Sen. Glenn Grothman (left) opposes the treatment alternatives and diversion bill, while Senate Majority Leader Scott Fitzgerald (right) backs the state's mental health program.
In the Wisconsin Legislature, as in life, sometimes the greatest power lies with whoever is in a position to say no. For a bill to expand treatment and diversion programs to criminal defendants with mental illness, that whoever may be Glenn Grothman.
The Republican state senator from West Bend wants to bottle up the bill, now before the Senate Committee on Judiciary and Labor, which he chairs. Many bills do die this way, stalled in committee, although it's possible this one will pass over Grothman's objections.
That's because, aside from Grothman, the bill has overwhelming support. SB 374 and its companion, AB 457, have 27 Republican and 23 Democratic cosponsors. The Assembly version passed in November on a 94-0 vote. The Joint Finance Committee voted 15-0 to recommend passage.
Nearly a dozen state lobby groups, including Disability Rights Wisconsin and the Wisconsin Counties Association, have registered in favor; none is against. No one testified against the bill at either of two hearings.
The state is currently funding treatment alternatives and diversion (TAD) programs in 21 counties. These offer treatment courts or deferred prosecution for non-violent offenders, giving them a chance to avoid criminal convictions if they meet certain conditions.
Currently, these programs are oriented to substance abuse problems; those with only mental health treatment needs are ineligible. SB 374 would let counties create TAD programs specifically for people with mental illness, and allocate $375,000 for this purpose in each of the next two years.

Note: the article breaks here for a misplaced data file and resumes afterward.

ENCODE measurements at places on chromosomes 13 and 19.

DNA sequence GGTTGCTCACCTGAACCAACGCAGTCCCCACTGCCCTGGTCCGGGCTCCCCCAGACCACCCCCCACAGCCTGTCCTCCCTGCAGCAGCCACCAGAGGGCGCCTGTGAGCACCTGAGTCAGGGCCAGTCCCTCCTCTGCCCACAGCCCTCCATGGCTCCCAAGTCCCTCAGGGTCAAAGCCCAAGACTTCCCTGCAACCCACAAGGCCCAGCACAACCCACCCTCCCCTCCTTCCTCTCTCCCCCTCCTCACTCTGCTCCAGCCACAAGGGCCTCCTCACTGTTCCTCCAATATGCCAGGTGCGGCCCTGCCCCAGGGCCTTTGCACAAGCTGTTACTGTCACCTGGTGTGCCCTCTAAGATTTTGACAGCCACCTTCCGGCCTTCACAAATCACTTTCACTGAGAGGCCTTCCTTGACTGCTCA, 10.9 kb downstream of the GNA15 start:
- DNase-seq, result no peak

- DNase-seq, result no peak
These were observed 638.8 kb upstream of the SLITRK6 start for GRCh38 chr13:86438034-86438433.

"This is a good bill," says David Callender, government affairs associate for the Wisconsin Counties Association. "Jails have become the last-resort mental health providers for people in crisis. This would help us keep those populations out of jail and get them the treatment they need."
A 2011 study by the University of Wisconsin Population Health Institute found that TAD programs have high graduation rates, reduce recidivism and save the justice system $1.93 for every dollar spent.
But Grothman, whose committee held a hearing on the bill in January, calls expanding TAD programs to people with mental illness "obviously problematic."
He says mental health treatment normally involves some sort of medication. For him, the program amounts to the government saying, "You don't have to go to jail if you take strong drugs." He deems this unethical.
Grothman also thinks some defendants will game the system by falsely claiming to be mentally ill, abetted by professionals "who have a reputation for overdiagnosing."
Joann Stephens, who chairs the criminal justice committee with the Wisconsin Council on Mental Health, agrees that treatment often involves medication. But, she adds, "If they go to prisons and jails, they're going to be put on those drugs anyway." They just won't get an array of other services to help them get better.
And while some defendants may attempt to feign disorders, Stephens has faith in the assessment tools used by psychologists and other providers.
Stephens says groups including hers have worked for years to expand TAD programs to people with mental illness. And now, all the stars are aligned, except for the one cast into the firmament by Grothman.
"It's just upsetting," she says, "to have all that work be stopped by one person."
Dan Romportl, chief of staff to Senate Majority Leader Scott Fitzgerald (R-Juneau), notes that while Grothman's opposition can keep the Senate version of the bill on ice, the Senate could still take up and pass the Assembly version.
Fitzgerald, he notes, is a big backer of TAD programs. These were expanded in the 2013-15 state budget; on Feb. 20, the Joint Finance Committee approved adding another $3 million to the cause.
Romportl says this latest expansion may be higher on the Legislature's to-do list than the mental health piece, but both could be taken up in March or early April.
If so, having overwhelming support might be enough to override one lawmaker's objections. What a concept.
Bill Lueders is the Money and Politics Project director at the Wisconsin Center for Investigative Journalism. The Center produces the project in partnership with MapLight.
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